Riveraddict
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post #12 of 17 (permalink) Old 02-26-2009, 10:09 AM
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Stripers

Hooking a striper is like hooking a plow horse in my experience. There's no acrobatics. They just pull. I greatly enjoy it because of their strength. You're not sure what's going on out there.

Around here people go out armed with 10 wt. single-handers. Overkill in my opinion, but they're all prepared for a 25 lb beast like these: http://www.state.nj.us/dep/fgw/recstr01.htm. Maybe I'm not optimistic enough, but I think a 8 weight single hander is plenty since the majority of fish caught are much smaller.

This will be my first full season going after them with a two hander. Been after the stripers and the shad with single-handers for the last two springs. Between my fishing buddy and I, we will have an assortment of line weights and lengths trying to figure out this puzzle.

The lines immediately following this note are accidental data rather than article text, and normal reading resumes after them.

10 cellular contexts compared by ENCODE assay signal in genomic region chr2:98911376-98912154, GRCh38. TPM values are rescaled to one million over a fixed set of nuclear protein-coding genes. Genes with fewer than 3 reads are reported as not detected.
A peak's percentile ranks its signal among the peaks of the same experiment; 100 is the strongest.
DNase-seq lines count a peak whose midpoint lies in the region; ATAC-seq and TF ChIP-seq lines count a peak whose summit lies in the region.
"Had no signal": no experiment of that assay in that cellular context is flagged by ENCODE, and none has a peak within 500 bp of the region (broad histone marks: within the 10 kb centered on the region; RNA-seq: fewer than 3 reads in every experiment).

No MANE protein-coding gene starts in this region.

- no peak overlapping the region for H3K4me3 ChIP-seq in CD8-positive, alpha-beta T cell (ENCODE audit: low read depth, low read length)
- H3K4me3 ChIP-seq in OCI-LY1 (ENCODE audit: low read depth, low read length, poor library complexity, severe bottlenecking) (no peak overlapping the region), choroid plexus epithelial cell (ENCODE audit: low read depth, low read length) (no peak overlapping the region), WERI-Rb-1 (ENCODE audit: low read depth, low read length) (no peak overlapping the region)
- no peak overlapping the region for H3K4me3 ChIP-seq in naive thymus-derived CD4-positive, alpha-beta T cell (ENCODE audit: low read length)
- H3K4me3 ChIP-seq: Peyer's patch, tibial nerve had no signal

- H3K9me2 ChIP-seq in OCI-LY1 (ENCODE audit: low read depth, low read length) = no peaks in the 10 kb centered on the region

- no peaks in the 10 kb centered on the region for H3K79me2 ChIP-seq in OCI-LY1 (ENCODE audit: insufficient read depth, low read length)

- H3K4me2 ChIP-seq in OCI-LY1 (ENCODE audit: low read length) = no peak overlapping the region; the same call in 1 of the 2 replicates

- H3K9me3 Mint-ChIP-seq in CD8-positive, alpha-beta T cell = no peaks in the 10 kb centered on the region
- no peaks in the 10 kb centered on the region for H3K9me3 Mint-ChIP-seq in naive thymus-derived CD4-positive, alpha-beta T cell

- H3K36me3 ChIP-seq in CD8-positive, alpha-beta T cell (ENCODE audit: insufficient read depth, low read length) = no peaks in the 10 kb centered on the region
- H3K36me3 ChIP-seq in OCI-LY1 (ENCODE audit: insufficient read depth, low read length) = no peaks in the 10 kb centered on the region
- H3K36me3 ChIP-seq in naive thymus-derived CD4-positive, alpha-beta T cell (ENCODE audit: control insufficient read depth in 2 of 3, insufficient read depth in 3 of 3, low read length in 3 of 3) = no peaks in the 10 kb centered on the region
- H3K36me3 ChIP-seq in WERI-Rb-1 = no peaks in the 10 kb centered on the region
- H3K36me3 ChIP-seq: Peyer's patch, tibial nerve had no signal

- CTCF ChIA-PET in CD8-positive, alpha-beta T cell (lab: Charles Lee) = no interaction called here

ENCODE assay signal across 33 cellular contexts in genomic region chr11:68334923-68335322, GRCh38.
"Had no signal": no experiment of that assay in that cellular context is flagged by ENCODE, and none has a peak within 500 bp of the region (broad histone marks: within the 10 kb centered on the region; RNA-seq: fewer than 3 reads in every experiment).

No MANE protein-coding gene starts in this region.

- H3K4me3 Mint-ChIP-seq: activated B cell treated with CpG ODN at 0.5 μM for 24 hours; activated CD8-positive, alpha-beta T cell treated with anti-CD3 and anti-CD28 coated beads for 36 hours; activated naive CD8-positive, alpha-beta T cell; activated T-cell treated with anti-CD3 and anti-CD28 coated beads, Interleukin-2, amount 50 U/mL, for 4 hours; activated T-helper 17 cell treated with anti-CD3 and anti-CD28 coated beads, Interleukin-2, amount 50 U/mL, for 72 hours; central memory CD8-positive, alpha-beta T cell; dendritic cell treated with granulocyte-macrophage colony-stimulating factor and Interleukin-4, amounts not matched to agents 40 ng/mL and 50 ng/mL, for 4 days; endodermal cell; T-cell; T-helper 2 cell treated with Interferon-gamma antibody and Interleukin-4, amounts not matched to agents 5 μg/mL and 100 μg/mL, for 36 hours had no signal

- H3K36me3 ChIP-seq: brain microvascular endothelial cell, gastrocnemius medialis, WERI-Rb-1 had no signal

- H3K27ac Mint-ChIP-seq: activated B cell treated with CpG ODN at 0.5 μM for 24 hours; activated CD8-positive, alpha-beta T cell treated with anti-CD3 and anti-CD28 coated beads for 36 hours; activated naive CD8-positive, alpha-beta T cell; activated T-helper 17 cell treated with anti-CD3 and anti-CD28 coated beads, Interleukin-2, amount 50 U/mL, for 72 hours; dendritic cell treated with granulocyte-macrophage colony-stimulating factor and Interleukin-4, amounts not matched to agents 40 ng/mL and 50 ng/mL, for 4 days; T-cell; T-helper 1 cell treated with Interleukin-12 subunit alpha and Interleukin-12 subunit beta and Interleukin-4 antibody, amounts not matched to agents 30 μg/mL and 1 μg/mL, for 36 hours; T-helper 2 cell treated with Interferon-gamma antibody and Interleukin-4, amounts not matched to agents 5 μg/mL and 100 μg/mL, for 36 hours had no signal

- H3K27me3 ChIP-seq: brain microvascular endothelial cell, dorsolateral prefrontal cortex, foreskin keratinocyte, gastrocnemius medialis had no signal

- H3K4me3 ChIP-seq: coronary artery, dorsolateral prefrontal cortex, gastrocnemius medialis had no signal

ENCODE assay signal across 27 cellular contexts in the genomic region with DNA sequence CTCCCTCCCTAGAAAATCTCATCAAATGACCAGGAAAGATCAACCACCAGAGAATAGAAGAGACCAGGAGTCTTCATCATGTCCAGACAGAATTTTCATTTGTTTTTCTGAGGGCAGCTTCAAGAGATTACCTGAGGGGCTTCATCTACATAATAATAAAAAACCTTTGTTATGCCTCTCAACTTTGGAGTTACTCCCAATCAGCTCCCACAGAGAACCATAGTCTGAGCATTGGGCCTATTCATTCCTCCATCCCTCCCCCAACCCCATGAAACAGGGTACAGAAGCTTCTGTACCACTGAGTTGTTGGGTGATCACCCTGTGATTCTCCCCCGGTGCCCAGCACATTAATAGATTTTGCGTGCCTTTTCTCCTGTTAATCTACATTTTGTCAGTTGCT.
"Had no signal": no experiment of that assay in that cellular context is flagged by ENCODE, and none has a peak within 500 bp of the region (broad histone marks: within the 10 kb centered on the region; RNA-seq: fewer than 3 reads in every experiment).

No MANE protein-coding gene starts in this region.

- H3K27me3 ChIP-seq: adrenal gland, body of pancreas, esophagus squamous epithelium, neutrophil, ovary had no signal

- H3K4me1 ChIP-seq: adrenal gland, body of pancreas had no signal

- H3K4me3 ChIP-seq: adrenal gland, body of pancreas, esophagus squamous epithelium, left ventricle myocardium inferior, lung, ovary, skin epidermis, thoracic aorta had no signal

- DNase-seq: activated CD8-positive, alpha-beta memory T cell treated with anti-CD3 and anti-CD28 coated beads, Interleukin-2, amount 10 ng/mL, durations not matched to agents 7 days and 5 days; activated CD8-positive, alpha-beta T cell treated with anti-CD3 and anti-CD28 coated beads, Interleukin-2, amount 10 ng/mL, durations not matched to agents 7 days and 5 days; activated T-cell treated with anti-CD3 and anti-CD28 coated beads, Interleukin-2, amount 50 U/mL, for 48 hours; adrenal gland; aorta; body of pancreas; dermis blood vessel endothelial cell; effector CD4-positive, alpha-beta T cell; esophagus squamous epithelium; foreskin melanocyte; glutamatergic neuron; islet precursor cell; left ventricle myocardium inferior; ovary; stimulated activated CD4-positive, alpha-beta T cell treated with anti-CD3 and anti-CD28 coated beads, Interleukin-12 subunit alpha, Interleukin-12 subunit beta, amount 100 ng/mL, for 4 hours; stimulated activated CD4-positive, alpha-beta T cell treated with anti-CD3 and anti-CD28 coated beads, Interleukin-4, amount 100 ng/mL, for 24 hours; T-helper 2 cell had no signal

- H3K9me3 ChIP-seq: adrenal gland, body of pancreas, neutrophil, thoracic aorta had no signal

It will be interesting. These are our local anadromous species, and are targeted mostly by the gear guys. I feel like a weirdo and a pioneer when I'm out on the river throwing snap-t's while everyone around me is chucking rapalas. Hahahaha. I see the occasional single-hander, usually fishing the PA side of the river.

Anyway, I'm rambling, but if anyone has any pointers about stripers, shad, or trying to figure out how to and where to catch anadromous fish with a two-hander in a river system where no one else is using one, please feel free to chime in.
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post #13 of 17 (permalink) Old 02-26-2009, 10:37 AM